Abstracting transistors into high-level design

Although it’s not the best way of understanding computers, most people tend to imagine electronic devices as black boxes filled with magic and blue smoke. Even microcontrollers, the most fundamental means of computation, are treated like little black plastic centipedes with metal legs. In a series of blog posts, [Andrew Gibiansky] is tearing down the walls of obfuscation and illuminating the world of transistors, gates, and FPGAs.

The first blog post goes over the idea of electronic circuits as a waterfall; a positive voltage is a reservoir on a mountain top and ground is sea level. This idea is extended to the lowly transistor acting as an electronic switch, able to turn a circuit on and off.

Continuing on to logic gates, [Andrew] covers the NOT, AND, and OR gates before moving on the flip-flops and SRAM. These can, of course, be modeled in Verilog and VHDL – programming languages that abstract the world of transistors and gates into a much more human-readable form.

[Andrew] is far from done with his series of blog posts, but judging from his work so far it seems to be a great resource for untangling the obtuse concepts of gates and memory into the coherent design of a computer.

USB Keyboard Becomes an AVR Programmer

[Steve] created an AVR programmer using an old USB keyboard. We feature a bunch of AVR programmers, but this one is made from parts that many people will have lying around. There are two components: the controller PCB from a USB keyboard, and an optocoupler for emulating key presses.

In order to send data to the AVR, [Steve] used the LED outputs on the keyboard. These LEDs can easily be toggled according to the HID device specification. They provide a 5 volt output with current limiting resistors, which means they can be connected directly to the target AVR.

Reading data is a bit more complex. The optocoupler tricks the keyboard into believing that a single key has been pressed, firing off a data transfer. The MISO pin on the AVR is connected to the row and column of the shift key, which is read by the driver.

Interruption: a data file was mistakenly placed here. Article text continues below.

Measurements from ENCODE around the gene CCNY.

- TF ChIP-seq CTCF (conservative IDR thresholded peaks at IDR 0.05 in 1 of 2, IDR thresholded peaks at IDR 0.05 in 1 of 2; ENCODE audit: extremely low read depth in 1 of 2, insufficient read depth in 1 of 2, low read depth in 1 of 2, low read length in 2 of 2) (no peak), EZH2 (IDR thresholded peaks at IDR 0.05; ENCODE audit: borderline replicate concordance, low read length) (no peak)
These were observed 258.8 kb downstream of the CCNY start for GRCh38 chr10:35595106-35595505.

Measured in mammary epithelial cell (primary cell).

On the software side [Steve] created an avrdude interface driver. This allows the programmer to be used with avrdude, just like any other programmer. [Steve] does point out that it isn’t the fastest programmer since the keyboard tries to debounce the MISO input, greatly limiting the speed. However, since it’s made from stuff you might have in your junk bin, it’s a neat hack.

Tiny MAME cabinet built from Raspberry Pi

It’s been a while since we’ve seen [Sprite_tm] pull a project from thin air, and we haven’t seen him do anything with a Raspberry Pi yet. All things must pass, and finally [Sprite] has unleashed his tiny, pocket-sized MAME machine to the world.

The build uses a Raspi for all the Linux-ey and MAME goodness, but [Sprite_tm] didn’t want to fiddle around with the HDMI or analog video output. Instead, he chose to use an SPI-controlled TFT display that is only 2.4 inches across. This isn’t a new hack for [Sprite] – he figured out how to connect this display over GPIO pins with a Carambola earlier this year.

To make his cabinet portable, [Sprite] opted for using old cell phone batteries with a cleverly designed charging circuit. When the power supply is connected to +5V, the batteries charge. When this power is removed, an ATtiny85 provides 5V of power to the Raspi and display.

No arcade cabinet is complete without a marquee of some sort, so [Sprite] used an extremely tiny 128×32 white OLED to display the logo of the game currently being played. Everything in the Raspi is set up to be completely seamless when switching between games, automatically configuring the controls and marquee for the currently selected game.

You  can check out [Sprite]‘s mini MAME booting straight into Bubble Bobble after the break along with some gameplay footage and finally switching it over to Nemesis. A very awesome build from an exceedingly awesome maker.

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